So you were invited to someone’s home for a night or a few days this holiday season. What should you do or bring to the occasion? What should you possibly leave at the door?
We love to entertain our military family, but sadly have done so less and less as common courtesy has taken a back seat.
I’m no Emily Post but I have had years of experience entertaining and being entertained. I know some of our readers are just starting out in the military life and social scene. People you may not know well will happily invite you over for a holiday event and it could be a very new experience for you.
The first thing to be mindful of is a timely and sincere RSVP. Nothing irritates a host more than to get a vague response to an invitation. You are coming or you’re not and you need to inform them as soon as possible for planning purposes. They could invite someone else over and save them from a dining hall or quiet at-home Christmas in your place.
Next is arriving on time. If there is a reason that you will be late, then use that telephone and call your host.
Should you bring something? I was taught to never arrive to a dinner or party empty handed. Ask if you can bring anything. Or better yet, offer specific items that the host/ess may forget about such as a bag of ice, whipped topping or another dessert option. If they insist on needing nothing, still bring something like a 12-pack of soda, cookies or chips. It will be appreciated.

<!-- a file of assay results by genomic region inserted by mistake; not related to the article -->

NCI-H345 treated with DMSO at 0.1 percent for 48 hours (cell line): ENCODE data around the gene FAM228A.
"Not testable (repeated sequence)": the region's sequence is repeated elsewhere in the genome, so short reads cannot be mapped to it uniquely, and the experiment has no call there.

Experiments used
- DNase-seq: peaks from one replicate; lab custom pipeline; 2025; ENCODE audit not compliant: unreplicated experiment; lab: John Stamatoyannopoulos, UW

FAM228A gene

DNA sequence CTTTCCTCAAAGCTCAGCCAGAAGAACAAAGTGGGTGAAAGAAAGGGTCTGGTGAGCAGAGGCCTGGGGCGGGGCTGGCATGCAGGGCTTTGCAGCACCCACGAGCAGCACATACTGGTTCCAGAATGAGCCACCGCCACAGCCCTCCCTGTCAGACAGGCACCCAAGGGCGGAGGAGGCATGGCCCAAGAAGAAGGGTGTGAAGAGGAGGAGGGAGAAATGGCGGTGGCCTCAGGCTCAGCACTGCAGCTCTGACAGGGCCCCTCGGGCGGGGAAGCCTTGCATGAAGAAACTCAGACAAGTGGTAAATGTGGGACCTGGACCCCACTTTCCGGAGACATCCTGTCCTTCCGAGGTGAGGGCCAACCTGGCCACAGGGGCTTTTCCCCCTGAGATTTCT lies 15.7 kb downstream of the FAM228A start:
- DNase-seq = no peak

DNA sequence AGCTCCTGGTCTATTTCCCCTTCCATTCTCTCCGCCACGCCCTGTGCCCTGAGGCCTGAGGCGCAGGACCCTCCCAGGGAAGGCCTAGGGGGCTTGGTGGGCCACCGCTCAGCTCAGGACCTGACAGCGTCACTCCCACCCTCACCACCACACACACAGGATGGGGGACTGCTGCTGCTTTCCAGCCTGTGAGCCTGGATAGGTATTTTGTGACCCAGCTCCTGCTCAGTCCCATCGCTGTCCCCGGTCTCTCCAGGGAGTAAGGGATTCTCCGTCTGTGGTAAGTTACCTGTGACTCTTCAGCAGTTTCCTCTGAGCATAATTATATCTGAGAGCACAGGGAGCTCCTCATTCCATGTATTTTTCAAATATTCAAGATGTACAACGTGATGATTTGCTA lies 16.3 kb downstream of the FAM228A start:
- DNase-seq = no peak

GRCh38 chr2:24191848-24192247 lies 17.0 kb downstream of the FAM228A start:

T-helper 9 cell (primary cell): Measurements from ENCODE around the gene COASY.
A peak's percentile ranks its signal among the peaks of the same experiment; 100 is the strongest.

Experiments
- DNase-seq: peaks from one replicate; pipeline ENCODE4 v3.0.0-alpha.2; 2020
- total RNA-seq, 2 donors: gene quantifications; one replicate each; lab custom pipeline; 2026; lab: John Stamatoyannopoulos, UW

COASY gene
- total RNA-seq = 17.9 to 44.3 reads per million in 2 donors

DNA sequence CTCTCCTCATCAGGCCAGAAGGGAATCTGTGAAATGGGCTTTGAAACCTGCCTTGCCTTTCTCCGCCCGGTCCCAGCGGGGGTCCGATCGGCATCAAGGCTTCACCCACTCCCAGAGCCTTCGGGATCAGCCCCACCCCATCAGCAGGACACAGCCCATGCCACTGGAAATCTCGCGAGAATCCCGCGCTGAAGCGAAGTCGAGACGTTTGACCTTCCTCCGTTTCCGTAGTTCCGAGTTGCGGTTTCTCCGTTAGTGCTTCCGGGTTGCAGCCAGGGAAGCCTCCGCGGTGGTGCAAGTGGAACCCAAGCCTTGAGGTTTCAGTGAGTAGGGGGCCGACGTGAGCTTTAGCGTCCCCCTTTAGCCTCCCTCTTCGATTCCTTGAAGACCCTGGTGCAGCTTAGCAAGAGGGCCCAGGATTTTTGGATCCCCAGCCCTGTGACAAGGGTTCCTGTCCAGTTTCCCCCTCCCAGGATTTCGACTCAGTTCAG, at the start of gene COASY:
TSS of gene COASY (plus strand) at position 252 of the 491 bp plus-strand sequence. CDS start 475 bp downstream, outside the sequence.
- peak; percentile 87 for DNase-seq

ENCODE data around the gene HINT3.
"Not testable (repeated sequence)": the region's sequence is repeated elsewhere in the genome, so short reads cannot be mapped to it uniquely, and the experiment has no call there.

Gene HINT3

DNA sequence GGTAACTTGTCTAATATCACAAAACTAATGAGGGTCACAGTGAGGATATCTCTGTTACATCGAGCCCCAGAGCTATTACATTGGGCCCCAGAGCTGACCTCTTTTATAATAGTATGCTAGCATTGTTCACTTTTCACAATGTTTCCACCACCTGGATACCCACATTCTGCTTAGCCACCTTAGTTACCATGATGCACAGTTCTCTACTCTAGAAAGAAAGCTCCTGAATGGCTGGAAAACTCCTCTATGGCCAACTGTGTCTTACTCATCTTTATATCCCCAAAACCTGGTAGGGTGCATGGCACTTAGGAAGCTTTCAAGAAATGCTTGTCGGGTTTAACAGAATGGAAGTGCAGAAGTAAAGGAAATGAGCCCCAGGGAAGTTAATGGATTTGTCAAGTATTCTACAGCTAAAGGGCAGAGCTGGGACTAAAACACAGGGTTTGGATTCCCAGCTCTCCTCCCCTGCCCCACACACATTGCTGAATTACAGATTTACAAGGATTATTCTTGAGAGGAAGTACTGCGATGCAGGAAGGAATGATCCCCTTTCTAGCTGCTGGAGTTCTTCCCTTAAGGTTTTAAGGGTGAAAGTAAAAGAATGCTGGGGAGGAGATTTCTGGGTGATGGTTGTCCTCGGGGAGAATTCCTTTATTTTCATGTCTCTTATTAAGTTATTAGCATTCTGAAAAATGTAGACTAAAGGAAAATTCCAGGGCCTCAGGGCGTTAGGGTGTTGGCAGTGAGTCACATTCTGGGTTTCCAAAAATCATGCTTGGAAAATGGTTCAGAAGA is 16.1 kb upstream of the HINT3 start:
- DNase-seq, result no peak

Turn your cell phone off or on vibrate. Every call doesn’t have to be answered when you’re out with company. Texting can wait until after the meal is done.
Do ask if you can help set the table, stir a pot, clear the table or even wash the dishes. You may be told that they have it covered but the gesture speaks volumes about your appreciation.
If you bring small children, please mind them. Bring their favorite toys and have them clean up what they mess up.
You should ask if there are Smoking and chewing locations. We usually have a designated spot for that.
Remember to say thank you. It doesn’t matter if it’s a colleague or a superior doing the entertaining. Manners and courtesy should be shown to all, and you will be remembered fondly as a joy to host.